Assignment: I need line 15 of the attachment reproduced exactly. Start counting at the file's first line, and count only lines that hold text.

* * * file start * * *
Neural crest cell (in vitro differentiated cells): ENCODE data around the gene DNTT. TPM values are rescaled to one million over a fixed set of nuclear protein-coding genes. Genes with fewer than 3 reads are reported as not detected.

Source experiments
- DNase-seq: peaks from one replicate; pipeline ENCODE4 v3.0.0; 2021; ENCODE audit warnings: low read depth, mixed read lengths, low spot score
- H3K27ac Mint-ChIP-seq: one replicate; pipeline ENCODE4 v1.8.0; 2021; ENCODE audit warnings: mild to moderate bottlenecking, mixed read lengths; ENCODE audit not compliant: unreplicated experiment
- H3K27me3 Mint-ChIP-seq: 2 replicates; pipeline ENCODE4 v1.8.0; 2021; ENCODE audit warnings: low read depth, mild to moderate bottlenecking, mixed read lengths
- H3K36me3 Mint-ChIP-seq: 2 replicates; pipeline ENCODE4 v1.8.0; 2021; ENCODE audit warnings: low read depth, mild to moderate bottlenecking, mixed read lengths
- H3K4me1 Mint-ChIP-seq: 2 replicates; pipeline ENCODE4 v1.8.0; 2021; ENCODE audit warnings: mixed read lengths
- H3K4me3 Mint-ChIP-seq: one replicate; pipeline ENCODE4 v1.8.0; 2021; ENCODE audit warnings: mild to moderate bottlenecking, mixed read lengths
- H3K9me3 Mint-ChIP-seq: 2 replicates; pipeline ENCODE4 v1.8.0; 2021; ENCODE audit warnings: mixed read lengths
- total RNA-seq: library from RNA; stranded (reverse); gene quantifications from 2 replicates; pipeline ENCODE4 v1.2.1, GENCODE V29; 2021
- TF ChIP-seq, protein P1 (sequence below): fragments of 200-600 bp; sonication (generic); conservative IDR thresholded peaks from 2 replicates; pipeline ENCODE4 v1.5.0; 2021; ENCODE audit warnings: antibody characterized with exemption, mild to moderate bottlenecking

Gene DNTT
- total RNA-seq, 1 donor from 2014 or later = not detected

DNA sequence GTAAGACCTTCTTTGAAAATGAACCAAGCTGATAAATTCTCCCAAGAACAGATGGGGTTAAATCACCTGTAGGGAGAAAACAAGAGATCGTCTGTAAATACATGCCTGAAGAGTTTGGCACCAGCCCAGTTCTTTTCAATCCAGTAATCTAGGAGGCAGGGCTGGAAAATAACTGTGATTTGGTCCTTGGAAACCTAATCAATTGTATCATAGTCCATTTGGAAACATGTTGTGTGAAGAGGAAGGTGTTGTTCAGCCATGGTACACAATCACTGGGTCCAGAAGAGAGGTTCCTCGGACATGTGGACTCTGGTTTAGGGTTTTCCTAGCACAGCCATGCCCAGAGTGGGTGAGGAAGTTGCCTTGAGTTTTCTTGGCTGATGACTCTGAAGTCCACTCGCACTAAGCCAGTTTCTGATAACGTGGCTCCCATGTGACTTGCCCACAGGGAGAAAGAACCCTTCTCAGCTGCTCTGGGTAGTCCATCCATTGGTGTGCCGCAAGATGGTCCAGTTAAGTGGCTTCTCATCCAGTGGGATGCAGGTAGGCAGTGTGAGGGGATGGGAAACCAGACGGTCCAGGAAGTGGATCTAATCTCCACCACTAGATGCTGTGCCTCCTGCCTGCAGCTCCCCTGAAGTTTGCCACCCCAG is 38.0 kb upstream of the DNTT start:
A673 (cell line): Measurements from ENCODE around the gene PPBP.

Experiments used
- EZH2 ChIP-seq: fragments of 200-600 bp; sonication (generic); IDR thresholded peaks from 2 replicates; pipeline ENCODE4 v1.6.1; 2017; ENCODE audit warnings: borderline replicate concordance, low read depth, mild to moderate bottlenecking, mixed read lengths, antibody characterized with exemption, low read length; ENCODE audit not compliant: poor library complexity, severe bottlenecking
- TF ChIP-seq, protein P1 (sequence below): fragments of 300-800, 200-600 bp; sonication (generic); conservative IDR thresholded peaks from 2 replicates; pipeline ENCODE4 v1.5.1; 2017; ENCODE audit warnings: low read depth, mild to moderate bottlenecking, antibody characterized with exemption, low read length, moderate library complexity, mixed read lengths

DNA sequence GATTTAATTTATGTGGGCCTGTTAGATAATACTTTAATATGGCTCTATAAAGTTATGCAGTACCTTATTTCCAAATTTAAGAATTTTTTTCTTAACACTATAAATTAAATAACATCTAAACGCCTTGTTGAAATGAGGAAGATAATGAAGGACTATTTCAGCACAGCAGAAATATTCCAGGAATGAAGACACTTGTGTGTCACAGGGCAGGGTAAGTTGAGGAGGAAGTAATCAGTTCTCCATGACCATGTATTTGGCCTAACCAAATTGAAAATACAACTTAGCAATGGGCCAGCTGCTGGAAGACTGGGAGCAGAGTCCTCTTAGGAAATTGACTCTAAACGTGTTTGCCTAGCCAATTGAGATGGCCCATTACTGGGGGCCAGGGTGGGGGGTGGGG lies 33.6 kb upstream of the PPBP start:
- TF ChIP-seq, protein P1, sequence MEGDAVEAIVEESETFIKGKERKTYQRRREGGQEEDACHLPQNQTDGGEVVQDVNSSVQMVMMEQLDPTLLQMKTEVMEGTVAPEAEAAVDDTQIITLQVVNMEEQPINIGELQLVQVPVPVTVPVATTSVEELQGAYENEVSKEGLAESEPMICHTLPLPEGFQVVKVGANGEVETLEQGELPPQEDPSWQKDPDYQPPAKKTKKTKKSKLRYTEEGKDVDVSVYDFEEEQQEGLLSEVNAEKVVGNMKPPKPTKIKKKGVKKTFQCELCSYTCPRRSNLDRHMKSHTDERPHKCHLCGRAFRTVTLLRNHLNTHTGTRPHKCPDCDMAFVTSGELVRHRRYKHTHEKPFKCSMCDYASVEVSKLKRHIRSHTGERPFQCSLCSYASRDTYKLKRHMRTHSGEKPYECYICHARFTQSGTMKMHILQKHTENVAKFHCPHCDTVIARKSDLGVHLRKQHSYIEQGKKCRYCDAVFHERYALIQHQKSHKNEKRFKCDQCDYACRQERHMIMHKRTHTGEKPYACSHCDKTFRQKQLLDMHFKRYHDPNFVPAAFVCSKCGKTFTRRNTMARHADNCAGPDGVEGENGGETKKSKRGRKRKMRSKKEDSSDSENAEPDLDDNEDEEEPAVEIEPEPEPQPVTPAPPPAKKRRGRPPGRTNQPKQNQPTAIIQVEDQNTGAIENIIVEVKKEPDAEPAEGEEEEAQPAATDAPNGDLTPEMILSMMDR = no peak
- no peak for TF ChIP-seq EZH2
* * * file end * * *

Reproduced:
A673 (cell line): Measurements from ENCODE around the gene PPBP.